Why people dislike global variables so much while I find them so convenient?
rempas at tutanota.com
Wed Jan 26 09:10:58 UTC 2022
On Tuesday, 25 January 2022 at 14:29:32 UTC, Steven Schveighoffer
> That's not the reason. Global variables are hard to control and
> review. That is, if a variable is global, how do you know it's
> not misused? The point of not using global variables is to
> reduce the surface area of the program that needs review to
> ensure it's correctly used.
Yeah, I understand know how this can be very important with
bigger and more complex apps where a lot of developers will work
or with Library APIs.
> In some cases, they make sense, and in those cases, I'd
> recommend at least guarding the direct access to the variable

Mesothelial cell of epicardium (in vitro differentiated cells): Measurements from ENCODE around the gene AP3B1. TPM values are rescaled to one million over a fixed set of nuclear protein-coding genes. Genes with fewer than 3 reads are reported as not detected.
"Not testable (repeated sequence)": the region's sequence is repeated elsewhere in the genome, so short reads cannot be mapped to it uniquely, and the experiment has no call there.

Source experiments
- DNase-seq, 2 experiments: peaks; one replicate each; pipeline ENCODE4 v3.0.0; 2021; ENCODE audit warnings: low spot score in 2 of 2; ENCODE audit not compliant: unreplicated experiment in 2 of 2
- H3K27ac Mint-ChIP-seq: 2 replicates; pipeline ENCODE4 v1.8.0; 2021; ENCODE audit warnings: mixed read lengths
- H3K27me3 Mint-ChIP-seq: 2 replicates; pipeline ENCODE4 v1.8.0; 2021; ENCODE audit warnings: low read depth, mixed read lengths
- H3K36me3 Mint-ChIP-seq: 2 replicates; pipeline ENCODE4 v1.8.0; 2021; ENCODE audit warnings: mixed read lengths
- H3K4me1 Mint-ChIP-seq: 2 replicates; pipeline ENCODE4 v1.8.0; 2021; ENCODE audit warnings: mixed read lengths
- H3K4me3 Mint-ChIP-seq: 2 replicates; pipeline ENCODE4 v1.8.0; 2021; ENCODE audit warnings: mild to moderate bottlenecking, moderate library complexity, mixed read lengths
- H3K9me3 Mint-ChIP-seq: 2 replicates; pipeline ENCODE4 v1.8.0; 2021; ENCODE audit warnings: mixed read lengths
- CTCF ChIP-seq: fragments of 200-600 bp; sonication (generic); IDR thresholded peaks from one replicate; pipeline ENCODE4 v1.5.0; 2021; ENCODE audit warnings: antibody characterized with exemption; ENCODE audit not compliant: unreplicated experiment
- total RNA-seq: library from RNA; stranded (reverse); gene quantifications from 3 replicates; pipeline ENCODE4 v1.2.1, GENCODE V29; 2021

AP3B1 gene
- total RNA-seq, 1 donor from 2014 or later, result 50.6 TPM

> through properties so you can control how it's used.
What do you mean "properties"? I suppose not struct/class
> 1. Declare the variables in a function, then run your
> algorithms inside inner functions. They all now have access to
> the variable. I'm surprised at how many complex problems and
> APIs become super-straightforward when you start using local
> functions (even templated ones).
That's actually a really great way of doing it but it will be a
mess if you have the huge functions that I do. This will work
great with small algorithms. Or you could use string enums to
insert code in place. A lot of things to consider!
> 2. Enclose the data and methods in a struct, even if that
> struct is a struct inside a function. This is a necessity if
> you have mutually recursive functions, since a local function
> cannot call another local function that hasn't been defined yet.
This is what I'll probably do. Not only because of the problem
you mentioned but because it will allow my to use functions in
separate files like I normally would!
Thanks a lot for your time man!
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